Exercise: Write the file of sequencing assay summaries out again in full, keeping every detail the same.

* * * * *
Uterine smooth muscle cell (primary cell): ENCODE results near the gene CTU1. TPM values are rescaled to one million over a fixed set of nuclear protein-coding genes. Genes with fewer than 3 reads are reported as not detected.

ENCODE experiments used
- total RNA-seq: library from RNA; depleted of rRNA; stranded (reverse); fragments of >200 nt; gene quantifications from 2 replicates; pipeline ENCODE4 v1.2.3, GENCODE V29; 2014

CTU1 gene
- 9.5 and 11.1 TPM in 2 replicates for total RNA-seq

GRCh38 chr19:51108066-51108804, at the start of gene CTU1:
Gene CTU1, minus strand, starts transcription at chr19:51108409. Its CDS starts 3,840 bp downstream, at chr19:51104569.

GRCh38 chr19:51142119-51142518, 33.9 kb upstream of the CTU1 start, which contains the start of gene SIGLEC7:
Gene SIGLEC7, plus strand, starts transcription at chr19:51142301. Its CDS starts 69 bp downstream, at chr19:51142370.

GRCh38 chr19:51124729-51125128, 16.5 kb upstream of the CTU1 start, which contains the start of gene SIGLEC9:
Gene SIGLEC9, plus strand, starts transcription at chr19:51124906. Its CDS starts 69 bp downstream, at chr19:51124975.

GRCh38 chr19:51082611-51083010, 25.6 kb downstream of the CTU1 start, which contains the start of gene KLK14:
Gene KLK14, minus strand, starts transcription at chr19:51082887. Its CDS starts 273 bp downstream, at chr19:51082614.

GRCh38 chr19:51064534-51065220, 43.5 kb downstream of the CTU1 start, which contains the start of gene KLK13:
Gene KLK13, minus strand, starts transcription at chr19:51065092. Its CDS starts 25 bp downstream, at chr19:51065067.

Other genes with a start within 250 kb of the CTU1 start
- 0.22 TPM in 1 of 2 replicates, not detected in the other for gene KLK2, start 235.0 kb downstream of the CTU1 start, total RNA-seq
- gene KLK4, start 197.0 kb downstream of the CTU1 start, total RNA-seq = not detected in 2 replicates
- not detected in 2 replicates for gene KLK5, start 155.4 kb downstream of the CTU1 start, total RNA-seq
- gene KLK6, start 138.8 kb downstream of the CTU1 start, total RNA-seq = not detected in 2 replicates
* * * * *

Uterine smooth muscle cell (primary cell): ENCODE results near the gene CTU1. TPM values are rescaled to one million over a fixed set of nuclear protein-coding genes. Genes with fewer than 3 reads are reported as not detected.

ENCODE experiments used
- total RNA-seq: library from RNA; depleted of rRNA; stranded (reverse); fragments of >200 nt; gene quantifications from 2 replicates; pipeline ENCODE4 v1.2.3, GENCODE V29; 2014

CTU1 gene
- 9.5 and 11.1 TPM in 2 replicates for total RNA-seq

GRCh38 chr19:51108066-51108804, at the start of gene CTU1:
Gene CTU1, minus strand, starts transcription at chr19:51108409. Its CDS starts 3,840 bp downstream, at chr19:51104569.

GRCh38 chr19:51142119-51142518, 33.9 kb upstream of the CTU1 start, which contains the start of gene SIGLEC7:
Gene SIGLEC7, plus strand, starts transcription at chr19:51142301. Its CDS starts 69 bp downstream, at chr19:51142370.

GRCh38 chr19:51124729-51125128, 16.5 kb upstream of the CTU1 start, which contains the start of gene SIGLEC9:
Gene SIGLEC9, plus strand, starts transcription at chr19:51124906. Its CDS starts 69 bp downstream, at chr19:51124975.

GRCh38 chr19:51082611-51083010, 25.6 kb downstream of the CTU1 start, which contains the start of gene KLK14:
Gene KLK14, minus strand, starts transcription at chr19:51082887. Its CDS starts 273 bp downstream, at chr19:51082614.

GRCh38 chr19:51064534-51065220, 43.5 kb downstream of the CTU1 start, which contains the start of gene KLK13:
Gene KLK13, minus strand, starts transcription at chr19:51065092. Its CDS starts 25 bp downstream, at chr19:51065067.

Other genes with a start within 250 kb of the CTU1 start
- 0.22 TPM in 1 of 2 replicates, not detected in the other for gene KLK2, start 235.0 kb downstream of the CTU1 start, total RNA-seq
- gene KLK4, start 197.0 kb downstream of the CTU1 start, total RNA-seq = not detected in 2 replicates
- not detected in 2 replicates for gene KLK5, start 155.4 kb downstream of the CTU1 start, total RNA-seq
- gene KLK6, start 138.8 kb downstream of the CTU1 start, total RNA-seq = not detected in 2 replicates